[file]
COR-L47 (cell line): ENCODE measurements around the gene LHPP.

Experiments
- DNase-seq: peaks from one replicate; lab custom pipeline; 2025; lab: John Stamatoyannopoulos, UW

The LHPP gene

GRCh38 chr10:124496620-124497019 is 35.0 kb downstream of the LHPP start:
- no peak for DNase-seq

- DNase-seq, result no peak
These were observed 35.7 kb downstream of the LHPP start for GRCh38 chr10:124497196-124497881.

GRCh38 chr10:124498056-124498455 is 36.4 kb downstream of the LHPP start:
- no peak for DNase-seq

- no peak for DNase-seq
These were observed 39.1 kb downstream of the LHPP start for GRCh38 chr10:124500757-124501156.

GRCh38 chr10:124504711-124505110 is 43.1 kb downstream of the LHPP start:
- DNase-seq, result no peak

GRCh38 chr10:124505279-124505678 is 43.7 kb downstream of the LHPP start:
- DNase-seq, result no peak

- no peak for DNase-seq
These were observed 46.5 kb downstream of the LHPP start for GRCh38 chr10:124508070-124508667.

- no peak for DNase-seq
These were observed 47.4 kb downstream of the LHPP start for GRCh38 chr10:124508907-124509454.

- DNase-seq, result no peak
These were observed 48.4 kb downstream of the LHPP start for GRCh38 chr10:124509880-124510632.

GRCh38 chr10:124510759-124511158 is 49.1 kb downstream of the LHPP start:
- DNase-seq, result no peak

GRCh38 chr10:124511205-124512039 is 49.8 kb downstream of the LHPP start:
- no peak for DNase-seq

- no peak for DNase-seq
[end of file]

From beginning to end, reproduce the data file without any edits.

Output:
COR-L47 (cell line): ENCODE measurements around the gene LHPP.

Experiments
- DNase-seq: peaks from one replicate; lab custom pipeline; 2025; lab: John Stamatoyannopoulos, UW

The LHPP gene

GRCh38 chr10:124496620-124497019 is 35.0 kb downstream of the LHPP start:
- no peak for DNase-seq

- DNase-seq, result no peak
These were observed 35.7 kb downstream of the LHPP start for GRCh38 chr10:124497196-124497881.

GRCh38 chr10:124498056-124498455 is 36.4 kb downstream of the LHPP start:
- no peak for DNase-seq

- no peak for DNase-seq
These were observed 39.1 kb downstream of the LHPP start for GRCh38 chr10:124500757-124501156.

GRCh38 chr10:124504711-124505110 is 43.1 kb downstream of the LHPP start:
- DNase-seq, result no peak

GRCh38 chr10:124505279-124505678 is 43.7 kb downstream of the LHPP start:
- DNase-seq, result no peak

- no peak for DNase-seq
These were observed 46.5 kb downstream of the LHPP start for GRCh38 chr10:124508070-124508667.

- no peak for DNase-seq
These were observed 47.4 kb downstream of the LHPP start for GRCh38 chr10:124508907-124509454.

- DNase-seq, result no peak
These were observed 48.4 kb downstream of the LHPP start for GRCh38 chr10:124509880-124510632.

GRCh38 chr10:124510759-124511158 is 49.1 kb downstream of the LHPP start:
- DNase-seq, result no peak

GRCh38 chr10:124511205-124512039 is 49.8 kb downstream of the LHPP start:
- no peak for DNase-seq

- no peak for DNase-seq